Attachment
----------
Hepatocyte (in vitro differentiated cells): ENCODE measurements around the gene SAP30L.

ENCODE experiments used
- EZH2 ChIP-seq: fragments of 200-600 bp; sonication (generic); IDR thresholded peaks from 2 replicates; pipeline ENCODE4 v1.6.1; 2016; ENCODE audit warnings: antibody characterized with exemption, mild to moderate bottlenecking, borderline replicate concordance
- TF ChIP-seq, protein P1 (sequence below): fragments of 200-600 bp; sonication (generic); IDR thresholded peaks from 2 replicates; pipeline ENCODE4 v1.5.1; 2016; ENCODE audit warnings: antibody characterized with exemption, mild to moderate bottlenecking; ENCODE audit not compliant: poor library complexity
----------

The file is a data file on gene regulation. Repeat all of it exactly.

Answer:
Hepatocyte (in vitro differentiated cells): ENCODE measurements around the gene SAP30L.

ENCODE experiments used
- EZH2 ChIP-seq: fragments of 200-600 bp; sonication (generic); IDR thresholded peaks from 2 replicates; pipeline ENCODE4 v1.6.1; 2016; ENCODE audit warnings: antibody characterized with exemption, mild to moderate bottlenecking, borderline replicate concordance
- TF ChIP-seq, protein P1 (sequence below): fragments of 200-600 bp; sonication (generic); IDR thresholded peaks from 2 replicates; pipeline ENCODE4 v1.5.1; 2016; ENCODE audit warnings: antibody characterized with exemption, mild to moderate bottlenecking; ENCODE audit not compliant: poor library complexity